A magnificent achievement: a novel that is, by turns, both optimistic and fatalistic, idealistic without being naïve.

Pub Date: April 3, 2018

ISBN: 978-0-393-63552-2

Page Count: 512

Publisher: Norton

Review Posted Online: Jan. 23, 2018

Kirkus Reviews Issue: Feb. 1, 2018

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Tinny perhaps, but still a minutely rendered and impressively steady feminist vision of apocalypse.

THE HANDMAID'S TALE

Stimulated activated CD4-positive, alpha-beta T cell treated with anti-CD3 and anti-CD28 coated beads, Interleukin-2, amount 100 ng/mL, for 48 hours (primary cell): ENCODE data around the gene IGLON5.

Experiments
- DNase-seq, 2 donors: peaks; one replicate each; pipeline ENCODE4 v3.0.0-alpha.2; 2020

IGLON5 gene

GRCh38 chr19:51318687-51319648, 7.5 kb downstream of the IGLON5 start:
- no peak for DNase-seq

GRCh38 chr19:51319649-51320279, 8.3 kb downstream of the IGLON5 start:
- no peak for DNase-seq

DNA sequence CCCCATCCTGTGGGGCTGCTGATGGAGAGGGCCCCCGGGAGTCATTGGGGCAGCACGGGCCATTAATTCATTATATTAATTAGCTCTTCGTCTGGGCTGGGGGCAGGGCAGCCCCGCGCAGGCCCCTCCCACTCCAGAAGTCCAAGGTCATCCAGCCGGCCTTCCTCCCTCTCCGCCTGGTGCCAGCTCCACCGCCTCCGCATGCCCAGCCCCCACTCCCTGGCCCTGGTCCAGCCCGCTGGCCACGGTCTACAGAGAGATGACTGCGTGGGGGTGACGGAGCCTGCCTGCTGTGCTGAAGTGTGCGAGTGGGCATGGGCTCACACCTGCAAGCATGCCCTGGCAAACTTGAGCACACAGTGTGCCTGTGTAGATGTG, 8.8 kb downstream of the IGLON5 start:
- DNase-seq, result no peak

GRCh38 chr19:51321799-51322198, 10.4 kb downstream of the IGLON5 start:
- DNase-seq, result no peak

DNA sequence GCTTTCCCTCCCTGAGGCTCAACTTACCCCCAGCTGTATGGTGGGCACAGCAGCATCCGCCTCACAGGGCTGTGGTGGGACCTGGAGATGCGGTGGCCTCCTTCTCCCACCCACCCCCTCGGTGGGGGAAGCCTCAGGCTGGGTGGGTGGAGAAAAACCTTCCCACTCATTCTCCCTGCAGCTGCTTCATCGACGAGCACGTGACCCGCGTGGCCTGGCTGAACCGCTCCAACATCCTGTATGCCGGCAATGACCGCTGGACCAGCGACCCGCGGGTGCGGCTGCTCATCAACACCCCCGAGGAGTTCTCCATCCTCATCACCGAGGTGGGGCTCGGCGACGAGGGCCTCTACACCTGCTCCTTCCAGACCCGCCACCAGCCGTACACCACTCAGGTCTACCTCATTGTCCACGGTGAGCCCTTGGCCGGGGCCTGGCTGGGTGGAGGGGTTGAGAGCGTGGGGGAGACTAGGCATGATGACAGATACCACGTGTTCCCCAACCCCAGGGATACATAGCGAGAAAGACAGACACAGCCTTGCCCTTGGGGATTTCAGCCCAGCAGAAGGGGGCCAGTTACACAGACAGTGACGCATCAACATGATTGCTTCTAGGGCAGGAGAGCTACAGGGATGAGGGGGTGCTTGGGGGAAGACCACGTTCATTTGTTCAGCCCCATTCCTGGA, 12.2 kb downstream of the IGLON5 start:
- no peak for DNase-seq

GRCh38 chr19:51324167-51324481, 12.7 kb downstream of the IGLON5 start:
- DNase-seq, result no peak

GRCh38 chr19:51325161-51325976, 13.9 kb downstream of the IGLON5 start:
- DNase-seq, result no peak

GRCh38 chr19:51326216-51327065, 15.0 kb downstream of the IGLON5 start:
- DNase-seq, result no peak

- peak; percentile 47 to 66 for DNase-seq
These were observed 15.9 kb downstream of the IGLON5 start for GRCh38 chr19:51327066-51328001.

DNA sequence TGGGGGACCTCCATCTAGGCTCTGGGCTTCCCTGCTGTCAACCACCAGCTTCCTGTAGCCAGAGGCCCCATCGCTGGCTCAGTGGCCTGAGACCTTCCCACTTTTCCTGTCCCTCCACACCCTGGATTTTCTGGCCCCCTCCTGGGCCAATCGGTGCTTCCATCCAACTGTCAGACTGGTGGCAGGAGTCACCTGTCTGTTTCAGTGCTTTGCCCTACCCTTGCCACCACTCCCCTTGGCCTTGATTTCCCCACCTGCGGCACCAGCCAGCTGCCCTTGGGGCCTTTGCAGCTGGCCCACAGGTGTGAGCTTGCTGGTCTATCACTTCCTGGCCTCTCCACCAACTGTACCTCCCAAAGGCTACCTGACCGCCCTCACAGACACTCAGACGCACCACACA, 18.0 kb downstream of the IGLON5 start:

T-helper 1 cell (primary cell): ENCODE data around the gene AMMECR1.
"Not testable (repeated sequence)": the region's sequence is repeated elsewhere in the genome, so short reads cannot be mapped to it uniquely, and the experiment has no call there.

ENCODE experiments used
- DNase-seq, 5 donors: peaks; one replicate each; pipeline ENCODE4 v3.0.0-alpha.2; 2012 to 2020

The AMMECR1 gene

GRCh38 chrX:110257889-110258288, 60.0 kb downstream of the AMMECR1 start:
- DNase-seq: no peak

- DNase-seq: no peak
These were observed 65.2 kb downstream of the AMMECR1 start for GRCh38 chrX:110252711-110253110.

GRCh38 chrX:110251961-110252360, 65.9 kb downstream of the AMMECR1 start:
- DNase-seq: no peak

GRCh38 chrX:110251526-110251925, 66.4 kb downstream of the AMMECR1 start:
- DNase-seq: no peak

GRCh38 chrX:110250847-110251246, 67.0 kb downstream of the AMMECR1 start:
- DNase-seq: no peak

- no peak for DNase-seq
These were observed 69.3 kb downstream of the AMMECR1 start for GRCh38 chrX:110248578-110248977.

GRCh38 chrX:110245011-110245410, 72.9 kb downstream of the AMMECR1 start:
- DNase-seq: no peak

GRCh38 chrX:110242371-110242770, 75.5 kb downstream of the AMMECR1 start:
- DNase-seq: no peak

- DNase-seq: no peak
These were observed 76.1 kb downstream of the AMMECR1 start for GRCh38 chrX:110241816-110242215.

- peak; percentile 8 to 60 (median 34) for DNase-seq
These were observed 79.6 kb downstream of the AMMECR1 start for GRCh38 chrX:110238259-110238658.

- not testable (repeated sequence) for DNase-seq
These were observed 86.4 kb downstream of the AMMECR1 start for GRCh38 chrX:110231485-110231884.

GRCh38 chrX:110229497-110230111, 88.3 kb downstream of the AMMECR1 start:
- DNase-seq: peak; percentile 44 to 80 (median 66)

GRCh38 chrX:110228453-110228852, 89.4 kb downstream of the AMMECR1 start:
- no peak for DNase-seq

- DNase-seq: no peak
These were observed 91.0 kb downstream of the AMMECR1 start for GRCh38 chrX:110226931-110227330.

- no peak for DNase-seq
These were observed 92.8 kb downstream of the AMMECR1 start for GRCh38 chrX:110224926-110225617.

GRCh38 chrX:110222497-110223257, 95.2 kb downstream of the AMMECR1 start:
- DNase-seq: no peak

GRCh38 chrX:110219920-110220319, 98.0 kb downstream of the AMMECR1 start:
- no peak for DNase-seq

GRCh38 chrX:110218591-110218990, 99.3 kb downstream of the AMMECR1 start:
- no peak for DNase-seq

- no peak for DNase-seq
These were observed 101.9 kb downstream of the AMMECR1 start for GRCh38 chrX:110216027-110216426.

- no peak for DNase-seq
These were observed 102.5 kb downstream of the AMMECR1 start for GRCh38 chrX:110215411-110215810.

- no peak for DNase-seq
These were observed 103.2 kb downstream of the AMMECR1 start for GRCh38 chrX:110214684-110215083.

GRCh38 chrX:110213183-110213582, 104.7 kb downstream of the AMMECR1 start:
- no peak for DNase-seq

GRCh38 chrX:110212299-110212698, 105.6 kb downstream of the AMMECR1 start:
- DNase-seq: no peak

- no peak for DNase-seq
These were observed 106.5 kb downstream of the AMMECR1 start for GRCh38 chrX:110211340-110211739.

The time is the not-so-distant future, when the US's spiraling social freedoms have finally called down a reaction, an Iranian-style repressive "monotheocracy" calling itself the Republic of Gilead—a Bible-thumping, racist, capital-punishing, and misogynistic rule that would do away with pleasure altogether were it not for one thing: that the Gileadan women, pure and true (as opposed to all the nonbelieving women, those who've ever been adulterous or married more than once), are found rarely fertile.